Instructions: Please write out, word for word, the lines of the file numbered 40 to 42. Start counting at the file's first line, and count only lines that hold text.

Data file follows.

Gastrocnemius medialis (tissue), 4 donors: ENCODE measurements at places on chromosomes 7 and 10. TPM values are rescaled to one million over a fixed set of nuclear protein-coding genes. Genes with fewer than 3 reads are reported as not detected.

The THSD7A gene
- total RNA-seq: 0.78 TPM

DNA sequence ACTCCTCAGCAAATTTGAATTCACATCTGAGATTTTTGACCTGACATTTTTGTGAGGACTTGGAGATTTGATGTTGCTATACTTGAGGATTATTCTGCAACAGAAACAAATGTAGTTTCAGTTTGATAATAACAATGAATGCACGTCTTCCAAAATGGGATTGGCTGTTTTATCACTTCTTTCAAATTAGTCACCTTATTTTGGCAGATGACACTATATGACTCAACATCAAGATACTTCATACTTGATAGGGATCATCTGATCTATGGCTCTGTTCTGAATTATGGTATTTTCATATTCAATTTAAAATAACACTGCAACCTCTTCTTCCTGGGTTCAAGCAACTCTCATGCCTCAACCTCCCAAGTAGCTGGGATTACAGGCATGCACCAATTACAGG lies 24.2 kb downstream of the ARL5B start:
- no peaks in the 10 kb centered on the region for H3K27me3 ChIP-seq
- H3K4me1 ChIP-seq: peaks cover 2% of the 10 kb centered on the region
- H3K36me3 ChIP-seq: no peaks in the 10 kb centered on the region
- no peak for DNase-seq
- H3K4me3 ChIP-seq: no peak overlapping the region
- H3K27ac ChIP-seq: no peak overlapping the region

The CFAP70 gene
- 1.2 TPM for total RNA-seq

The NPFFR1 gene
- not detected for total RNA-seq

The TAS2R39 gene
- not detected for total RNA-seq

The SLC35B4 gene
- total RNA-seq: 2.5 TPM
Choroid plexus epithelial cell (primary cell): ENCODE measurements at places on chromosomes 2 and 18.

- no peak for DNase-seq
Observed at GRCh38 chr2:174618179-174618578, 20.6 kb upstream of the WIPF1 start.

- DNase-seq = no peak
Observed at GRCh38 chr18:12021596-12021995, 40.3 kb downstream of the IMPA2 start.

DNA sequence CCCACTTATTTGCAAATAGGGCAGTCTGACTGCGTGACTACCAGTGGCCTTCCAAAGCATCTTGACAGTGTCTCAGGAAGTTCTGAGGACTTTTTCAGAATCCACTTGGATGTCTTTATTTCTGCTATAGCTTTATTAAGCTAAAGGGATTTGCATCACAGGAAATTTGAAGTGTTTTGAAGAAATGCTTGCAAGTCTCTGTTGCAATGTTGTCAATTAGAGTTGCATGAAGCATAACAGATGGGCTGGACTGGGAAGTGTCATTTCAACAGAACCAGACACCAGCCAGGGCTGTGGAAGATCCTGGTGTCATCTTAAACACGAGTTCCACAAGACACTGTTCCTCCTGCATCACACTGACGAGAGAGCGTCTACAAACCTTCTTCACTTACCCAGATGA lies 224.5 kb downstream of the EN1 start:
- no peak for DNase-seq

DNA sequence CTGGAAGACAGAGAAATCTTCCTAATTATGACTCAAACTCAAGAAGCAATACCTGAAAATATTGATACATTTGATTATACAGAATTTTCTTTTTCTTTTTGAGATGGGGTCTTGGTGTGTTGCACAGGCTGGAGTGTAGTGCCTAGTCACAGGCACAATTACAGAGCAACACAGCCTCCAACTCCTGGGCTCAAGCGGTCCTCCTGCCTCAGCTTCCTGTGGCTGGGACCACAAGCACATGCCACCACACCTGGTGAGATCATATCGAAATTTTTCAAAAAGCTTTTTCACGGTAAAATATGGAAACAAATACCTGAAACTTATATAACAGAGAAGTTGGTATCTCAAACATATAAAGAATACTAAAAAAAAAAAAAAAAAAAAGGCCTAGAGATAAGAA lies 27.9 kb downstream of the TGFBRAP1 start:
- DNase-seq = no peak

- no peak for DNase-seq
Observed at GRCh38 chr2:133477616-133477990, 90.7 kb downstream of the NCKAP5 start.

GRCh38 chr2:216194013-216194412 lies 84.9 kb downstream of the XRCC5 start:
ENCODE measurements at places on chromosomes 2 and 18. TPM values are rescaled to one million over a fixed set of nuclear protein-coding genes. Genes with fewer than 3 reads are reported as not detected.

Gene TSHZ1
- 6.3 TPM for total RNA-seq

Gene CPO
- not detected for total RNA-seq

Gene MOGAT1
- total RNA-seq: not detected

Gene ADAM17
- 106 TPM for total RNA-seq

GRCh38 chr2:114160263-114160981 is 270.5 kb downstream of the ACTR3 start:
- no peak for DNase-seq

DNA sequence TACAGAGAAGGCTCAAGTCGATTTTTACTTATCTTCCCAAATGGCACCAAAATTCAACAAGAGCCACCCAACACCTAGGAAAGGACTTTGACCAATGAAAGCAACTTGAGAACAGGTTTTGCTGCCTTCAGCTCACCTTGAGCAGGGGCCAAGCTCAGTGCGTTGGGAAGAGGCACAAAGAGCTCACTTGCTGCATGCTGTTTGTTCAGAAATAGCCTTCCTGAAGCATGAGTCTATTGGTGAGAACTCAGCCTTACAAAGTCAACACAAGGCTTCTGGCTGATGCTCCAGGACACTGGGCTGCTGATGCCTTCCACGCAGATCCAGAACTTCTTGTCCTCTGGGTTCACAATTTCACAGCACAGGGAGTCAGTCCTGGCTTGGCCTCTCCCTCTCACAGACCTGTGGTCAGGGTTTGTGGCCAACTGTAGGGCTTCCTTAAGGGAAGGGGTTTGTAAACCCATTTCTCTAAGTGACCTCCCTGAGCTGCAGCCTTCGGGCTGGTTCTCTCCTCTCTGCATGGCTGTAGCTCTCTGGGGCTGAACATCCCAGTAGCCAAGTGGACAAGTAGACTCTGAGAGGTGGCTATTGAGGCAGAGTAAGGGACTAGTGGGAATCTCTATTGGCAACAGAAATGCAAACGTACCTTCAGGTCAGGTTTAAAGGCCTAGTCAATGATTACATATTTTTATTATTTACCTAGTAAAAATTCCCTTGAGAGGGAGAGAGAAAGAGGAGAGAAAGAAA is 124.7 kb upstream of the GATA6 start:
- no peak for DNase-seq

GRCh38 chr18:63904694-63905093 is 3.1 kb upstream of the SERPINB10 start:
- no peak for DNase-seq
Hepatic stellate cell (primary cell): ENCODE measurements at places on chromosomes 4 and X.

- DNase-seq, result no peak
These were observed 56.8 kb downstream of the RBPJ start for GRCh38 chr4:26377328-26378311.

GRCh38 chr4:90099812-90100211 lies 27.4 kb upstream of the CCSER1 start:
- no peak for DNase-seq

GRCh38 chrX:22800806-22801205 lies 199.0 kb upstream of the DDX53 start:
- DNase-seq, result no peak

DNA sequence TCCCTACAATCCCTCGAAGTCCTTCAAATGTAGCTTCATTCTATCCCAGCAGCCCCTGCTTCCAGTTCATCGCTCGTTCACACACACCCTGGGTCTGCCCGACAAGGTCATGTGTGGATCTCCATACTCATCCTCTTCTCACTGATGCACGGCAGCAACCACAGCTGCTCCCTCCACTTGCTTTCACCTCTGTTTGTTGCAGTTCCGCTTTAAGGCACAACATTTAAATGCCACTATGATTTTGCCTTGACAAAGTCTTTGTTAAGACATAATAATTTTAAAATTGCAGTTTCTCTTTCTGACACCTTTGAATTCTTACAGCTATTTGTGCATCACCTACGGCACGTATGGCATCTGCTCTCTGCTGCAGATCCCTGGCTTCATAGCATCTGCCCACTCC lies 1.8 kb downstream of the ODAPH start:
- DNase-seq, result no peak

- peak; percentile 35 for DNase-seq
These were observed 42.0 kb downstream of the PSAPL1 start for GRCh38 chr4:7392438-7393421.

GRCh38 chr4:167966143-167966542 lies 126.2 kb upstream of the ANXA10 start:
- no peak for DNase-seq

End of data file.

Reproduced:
GRCh38 chr2:114160263-114160981 is 270.5 kb downstream of the ACTR3 start:
- no peak for DNase-seq

DNA sequence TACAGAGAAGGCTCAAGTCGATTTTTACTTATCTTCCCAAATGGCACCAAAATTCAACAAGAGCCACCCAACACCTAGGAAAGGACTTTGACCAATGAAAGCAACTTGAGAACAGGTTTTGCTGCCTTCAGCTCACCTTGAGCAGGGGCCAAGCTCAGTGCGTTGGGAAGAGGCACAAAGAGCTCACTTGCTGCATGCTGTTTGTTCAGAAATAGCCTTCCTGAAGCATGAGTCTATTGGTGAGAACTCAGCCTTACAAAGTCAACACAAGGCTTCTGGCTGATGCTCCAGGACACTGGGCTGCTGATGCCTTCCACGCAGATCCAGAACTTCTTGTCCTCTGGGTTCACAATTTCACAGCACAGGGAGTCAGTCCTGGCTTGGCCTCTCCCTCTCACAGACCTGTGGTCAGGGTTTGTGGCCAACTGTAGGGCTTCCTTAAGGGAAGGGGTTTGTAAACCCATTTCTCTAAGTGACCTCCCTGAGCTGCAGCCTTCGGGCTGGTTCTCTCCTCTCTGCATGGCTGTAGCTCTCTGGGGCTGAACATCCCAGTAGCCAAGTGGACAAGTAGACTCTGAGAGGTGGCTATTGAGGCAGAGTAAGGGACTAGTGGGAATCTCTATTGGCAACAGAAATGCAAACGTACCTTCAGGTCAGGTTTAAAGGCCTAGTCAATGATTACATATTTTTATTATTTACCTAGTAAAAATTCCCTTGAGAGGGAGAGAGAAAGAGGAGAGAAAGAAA is 124.7 kb upstream of the GATA6 start: